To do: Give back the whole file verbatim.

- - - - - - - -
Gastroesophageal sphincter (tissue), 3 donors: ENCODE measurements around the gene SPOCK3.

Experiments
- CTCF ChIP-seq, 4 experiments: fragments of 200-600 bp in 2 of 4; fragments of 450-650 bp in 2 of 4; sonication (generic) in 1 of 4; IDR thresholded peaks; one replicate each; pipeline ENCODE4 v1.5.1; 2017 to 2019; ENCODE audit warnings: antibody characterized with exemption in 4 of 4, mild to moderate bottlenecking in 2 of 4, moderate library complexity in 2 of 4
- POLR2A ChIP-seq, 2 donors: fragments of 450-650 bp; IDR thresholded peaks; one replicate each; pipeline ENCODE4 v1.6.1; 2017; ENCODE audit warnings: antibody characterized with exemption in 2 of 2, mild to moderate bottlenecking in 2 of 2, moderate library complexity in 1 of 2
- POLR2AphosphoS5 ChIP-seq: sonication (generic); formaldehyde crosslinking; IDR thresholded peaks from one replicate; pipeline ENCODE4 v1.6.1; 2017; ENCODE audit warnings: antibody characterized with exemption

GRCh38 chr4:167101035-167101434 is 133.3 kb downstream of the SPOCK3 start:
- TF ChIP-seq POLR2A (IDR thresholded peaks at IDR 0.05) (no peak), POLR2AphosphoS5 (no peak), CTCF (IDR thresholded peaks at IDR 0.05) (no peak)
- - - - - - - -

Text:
Gastroesophageal sphincter (tissue), 3 donors: ENCODE measurements around the gene SPOCK3.

Experiments
- CTCF ChIP-seq, 4 experiments: fragments of 200-600 bp in 2 of 4; fragments of 450-650 bp in 2 of 4; sonication (generic) in 1 of 4; IDR thresholded peaks; one replicate each; pipeline ENCODE4 v1.5.1; 2017 to 2019; ENCODE audit warnings: antibody characterized with exemption in 4 of 4, mild to moderate bottlenecking in 2 of 4, moderate library complexity in 2 of 4
- POLR2A ChIP-seq, 2 donors: fragments of 450-650 bp; IDR thresholded peaks; one replicate each; pipeline ENCODE4 v1.6.1; 2017; ENCODE audit warnings: antibody characterized with exemption in 2 of 2, mild to moderate bottlenecking in 2 of 2, moderate library complexity in 1 of 2
- POLR2AphosphoS5 ChIP-seq: sonication (generic); formaldehyde crosslinking; IDR thresholded peaks from one replicate; pipeline ENCODE4 v1.6.1; 2017; ENCODE audit warnings: antibody characterized with exemption

GRCh38 chr4:167101035-167101434 is 133.3 kb downstream of the SPOCK3 start:
- TF ChIP-seq POLR2A (IDR thresholded peaks at IDR 0.05) (no peak), POLR2AphosphoS5 (no peak), CTCF (IDR thresholded peaks at IDR 0.05) (no peak)